What exactly are interpretations of quantum mechanics? Is only one of them correct?
In quantum mechanics, a classical observer and a quantum system are needed. It doesn't seem possible to describe the entire universe as a quantum system without an observer. How can this be, since the observer himself can be described as a quantum system observed by another observer?
Should there be a theory in which one doesn't need an observer who stands apart from the system? What sort of theories can reproduce the successful predictions of quantum mechanics and get rid of the observer who stands apart? The various possible answers to these questions are the different interpretations of quantum mechanics.
Some jargon: these questions are generally known as the "measurement problem".
I would say there would be only one correct interpretation of QM -- which one, out of the many available now, is very hard to say.
I would wait for macroscopic superposition to be tested, as well as the Leggett-Garg inequality (as well as experiments similar to the thought experiment in 'Sneaking a Look at God's Cards' pgs 373-376), to see what is left on the table. Also if we can find testable predictions that differ between Bohmian Mechanics and standard Quantum Mechanics, that would be a bonus.
Surely, there have to be at least 2! Unless we count Copenhagen as not an interpretation?
Or could it be that Copenhagen, and Copenhagen alone is correct - no hidden variables, no retrocausation, no many-worlds?
What I don't understand is how some physicists say that the many worlds interpreatation is their favorite. Is there any evidence to support it? Why does it seem like they are just picking which one they like rather than which one is most likely to be correct?
All interpretations predict the same results, so there's no way of running an experiment to decide which one is right. Thus, we are free to choose whichever interpretation we find most tasteful - and people are always going to disagree on matters of taste. More than once I've said "De gustibus not dusputandum est", and more than once the mentors have closed a thread because it has degenerated into an argument about whose interpretation is better-looking.
Copenhagen, as I understand, splits the universe into two: one where quantum rules hold, and the macroscopic world where classical mechanics holds. But if we combine a macroscopic apparatus, which is evolving deterministically, with a microscopic system, then by virtue of that the microscopic system being measured has had its measurement result already determined (because the result is shown on the classical system which has what is going to show already determined at the beginning of the universe).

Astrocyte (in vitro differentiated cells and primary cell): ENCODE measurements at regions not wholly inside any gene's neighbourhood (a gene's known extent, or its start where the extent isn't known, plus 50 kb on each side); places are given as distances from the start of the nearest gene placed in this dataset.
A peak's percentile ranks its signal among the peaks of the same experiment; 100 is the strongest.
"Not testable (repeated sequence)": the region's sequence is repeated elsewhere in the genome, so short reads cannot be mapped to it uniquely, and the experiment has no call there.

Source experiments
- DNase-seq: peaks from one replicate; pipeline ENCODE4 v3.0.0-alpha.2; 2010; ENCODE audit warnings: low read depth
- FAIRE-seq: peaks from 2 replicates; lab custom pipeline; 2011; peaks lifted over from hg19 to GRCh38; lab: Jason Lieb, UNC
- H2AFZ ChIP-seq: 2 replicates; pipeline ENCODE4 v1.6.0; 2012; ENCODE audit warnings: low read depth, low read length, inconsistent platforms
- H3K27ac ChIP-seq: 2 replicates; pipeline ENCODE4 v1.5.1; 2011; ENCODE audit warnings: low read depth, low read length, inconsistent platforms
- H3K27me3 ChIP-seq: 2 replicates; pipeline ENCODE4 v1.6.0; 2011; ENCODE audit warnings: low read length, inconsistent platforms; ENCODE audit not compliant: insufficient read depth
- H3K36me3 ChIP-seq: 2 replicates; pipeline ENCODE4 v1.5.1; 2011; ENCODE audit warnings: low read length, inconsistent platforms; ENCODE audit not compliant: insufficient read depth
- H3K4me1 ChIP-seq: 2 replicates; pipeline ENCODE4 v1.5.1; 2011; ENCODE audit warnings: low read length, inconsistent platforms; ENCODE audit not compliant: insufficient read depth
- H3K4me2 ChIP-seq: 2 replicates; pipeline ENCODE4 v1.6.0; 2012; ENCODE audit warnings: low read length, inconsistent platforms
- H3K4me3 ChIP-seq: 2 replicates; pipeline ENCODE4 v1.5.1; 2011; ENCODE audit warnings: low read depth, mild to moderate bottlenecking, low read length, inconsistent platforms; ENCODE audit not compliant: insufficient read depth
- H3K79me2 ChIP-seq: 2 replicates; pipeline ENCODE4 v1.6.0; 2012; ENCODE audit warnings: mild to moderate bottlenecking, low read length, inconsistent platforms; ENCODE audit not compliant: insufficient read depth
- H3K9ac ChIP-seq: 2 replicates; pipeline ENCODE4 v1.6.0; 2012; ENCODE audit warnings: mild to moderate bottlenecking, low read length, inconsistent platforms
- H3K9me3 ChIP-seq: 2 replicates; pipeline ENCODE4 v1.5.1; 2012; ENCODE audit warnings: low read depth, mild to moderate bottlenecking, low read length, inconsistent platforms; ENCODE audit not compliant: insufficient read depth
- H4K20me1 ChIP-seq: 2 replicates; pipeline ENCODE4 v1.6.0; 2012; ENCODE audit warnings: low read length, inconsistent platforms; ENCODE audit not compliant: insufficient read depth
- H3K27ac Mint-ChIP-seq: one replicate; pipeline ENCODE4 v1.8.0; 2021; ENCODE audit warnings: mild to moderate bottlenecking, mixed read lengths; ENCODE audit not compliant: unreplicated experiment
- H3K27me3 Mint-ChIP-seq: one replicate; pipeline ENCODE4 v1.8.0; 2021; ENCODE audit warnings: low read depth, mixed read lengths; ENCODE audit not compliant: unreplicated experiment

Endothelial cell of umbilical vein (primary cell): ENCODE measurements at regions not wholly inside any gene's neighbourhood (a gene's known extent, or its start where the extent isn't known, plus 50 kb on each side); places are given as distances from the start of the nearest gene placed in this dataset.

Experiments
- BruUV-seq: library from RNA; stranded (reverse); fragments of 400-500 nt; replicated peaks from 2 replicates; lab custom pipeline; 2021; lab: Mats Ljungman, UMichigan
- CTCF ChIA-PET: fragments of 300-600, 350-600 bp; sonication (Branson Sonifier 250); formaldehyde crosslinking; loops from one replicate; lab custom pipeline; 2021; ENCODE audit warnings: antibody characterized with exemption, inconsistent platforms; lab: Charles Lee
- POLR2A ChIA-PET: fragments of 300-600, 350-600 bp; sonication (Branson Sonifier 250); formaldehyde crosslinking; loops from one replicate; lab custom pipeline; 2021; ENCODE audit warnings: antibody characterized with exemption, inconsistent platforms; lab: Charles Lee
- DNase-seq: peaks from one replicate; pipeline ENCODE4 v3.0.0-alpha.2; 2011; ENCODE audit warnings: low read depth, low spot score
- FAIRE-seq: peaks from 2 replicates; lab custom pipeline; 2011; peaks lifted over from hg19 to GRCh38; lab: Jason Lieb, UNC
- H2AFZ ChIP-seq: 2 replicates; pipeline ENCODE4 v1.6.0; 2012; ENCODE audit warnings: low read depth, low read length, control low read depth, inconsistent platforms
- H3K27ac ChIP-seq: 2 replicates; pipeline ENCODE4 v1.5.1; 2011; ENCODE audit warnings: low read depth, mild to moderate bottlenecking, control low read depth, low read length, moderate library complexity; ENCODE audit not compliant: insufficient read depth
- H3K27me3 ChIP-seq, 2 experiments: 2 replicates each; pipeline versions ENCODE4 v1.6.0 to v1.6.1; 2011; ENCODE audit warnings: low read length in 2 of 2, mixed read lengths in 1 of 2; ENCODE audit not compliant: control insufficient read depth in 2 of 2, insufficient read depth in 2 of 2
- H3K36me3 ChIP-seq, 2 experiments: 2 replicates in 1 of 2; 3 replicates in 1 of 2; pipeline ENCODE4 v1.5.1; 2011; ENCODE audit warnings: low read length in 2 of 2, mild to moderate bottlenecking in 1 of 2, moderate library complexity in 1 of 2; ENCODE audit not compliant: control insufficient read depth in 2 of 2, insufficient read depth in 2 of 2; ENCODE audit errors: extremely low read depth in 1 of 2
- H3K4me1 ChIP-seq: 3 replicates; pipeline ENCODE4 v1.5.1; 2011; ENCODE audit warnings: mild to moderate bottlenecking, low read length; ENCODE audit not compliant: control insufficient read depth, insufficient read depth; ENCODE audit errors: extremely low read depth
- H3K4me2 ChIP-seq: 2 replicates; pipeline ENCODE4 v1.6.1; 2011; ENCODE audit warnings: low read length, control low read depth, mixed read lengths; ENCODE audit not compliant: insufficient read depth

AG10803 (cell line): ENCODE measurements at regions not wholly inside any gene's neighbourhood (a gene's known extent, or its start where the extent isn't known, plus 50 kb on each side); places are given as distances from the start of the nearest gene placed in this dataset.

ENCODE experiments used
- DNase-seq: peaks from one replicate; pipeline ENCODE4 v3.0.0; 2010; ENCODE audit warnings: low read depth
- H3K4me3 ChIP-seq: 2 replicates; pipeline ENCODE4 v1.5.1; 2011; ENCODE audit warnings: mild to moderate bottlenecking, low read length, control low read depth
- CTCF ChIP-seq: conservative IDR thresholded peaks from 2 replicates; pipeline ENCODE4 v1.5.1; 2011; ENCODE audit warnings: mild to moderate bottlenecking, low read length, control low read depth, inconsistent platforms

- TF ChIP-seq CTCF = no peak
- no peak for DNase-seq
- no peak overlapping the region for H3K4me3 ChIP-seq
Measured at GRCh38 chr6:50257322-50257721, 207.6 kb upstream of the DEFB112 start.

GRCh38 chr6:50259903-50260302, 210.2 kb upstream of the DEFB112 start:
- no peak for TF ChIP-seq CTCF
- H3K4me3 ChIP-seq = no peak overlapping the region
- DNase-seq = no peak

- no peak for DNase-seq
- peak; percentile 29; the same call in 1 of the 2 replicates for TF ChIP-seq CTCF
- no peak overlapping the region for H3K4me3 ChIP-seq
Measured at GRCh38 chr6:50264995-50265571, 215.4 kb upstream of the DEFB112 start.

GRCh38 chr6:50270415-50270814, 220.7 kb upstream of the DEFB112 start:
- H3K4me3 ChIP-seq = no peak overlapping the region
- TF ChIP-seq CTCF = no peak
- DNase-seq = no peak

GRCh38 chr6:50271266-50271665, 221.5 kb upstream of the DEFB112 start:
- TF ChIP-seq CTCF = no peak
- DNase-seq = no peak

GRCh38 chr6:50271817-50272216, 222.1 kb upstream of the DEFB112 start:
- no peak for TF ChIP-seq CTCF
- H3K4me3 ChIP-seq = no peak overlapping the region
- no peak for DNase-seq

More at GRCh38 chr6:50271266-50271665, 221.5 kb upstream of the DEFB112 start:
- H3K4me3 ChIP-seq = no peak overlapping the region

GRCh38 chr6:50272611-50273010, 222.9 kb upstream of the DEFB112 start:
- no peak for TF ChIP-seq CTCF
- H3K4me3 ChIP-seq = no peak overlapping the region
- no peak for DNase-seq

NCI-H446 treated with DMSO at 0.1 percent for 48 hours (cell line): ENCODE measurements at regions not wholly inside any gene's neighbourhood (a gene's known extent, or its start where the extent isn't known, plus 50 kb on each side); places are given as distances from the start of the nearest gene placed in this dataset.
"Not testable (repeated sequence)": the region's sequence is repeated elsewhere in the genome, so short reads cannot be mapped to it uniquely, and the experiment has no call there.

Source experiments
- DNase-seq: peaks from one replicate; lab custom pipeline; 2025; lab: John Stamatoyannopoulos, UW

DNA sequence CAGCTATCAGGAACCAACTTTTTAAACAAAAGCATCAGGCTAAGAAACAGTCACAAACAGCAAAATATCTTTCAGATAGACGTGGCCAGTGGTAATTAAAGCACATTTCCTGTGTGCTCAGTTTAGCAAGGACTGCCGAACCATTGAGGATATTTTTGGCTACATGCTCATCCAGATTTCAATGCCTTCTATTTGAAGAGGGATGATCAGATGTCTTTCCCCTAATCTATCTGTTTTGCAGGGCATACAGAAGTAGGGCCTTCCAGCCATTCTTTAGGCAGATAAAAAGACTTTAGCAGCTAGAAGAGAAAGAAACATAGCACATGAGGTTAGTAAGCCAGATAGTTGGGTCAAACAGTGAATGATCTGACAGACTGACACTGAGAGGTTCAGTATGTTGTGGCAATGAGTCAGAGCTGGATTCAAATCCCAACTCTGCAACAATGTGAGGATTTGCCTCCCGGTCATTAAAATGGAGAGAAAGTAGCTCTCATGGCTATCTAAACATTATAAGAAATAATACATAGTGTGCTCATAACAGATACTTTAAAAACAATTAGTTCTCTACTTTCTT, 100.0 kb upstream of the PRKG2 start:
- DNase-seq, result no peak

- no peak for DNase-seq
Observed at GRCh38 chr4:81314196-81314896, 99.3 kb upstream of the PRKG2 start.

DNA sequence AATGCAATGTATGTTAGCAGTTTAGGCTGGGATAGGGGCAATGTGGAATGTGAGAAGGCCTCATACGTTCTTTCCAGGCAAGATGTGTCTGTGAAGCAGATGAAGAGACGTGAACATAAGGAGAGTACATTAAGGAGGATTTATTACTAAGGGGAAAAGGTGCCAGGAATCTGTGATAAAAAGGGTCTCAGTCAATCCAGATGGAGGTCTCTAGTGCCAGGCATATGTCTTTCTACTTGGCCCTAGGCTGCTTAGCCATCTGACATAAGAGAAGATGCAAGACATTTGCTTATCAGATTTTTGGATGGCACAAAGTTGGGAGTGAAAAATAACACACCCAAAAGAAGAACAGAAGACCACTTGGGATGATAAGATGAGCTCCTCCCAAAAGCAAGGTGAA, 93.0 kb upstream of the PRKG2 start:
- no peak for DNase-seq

Please correct me if I am wrong in saying Copenhagen splits the world into two realms.
But how is the idea that there are multiple universes a matter of taste? That sounds like an idea that is objectively right or wrong.
Here are two hypotheses:
1) There is one universe.
2) There are multiple universes, but it is impossible for anything that happens in one universe to ever affect anything that happens or can be observed in any other universe; thus, it is impossible, even in principle, to construct an experiment whose outcome will be different from the outcome predicted by hypothesis #1. Nothing that we ever do will make the other universes show themselves to even the tiniest degree.
How would we ever determine which of these hypotheses is objectively right or wrong? Everything is completely the same whether #1 is right or #2 is right. The only reason for preferring hypothesis #2 is that it avoids an annoying wart in the mathematical formalism... and as a matter of personal taste, some people find the wart less unsightly than the assumption of multiple universes, while other people find the idea of multiple universes more appealing than this ugly wart.
The point with all these interpretations is no one has figured out how to experimentally distinguish between them - and that includes many worlds.
That being the case the one you choose is purely a matter of taste.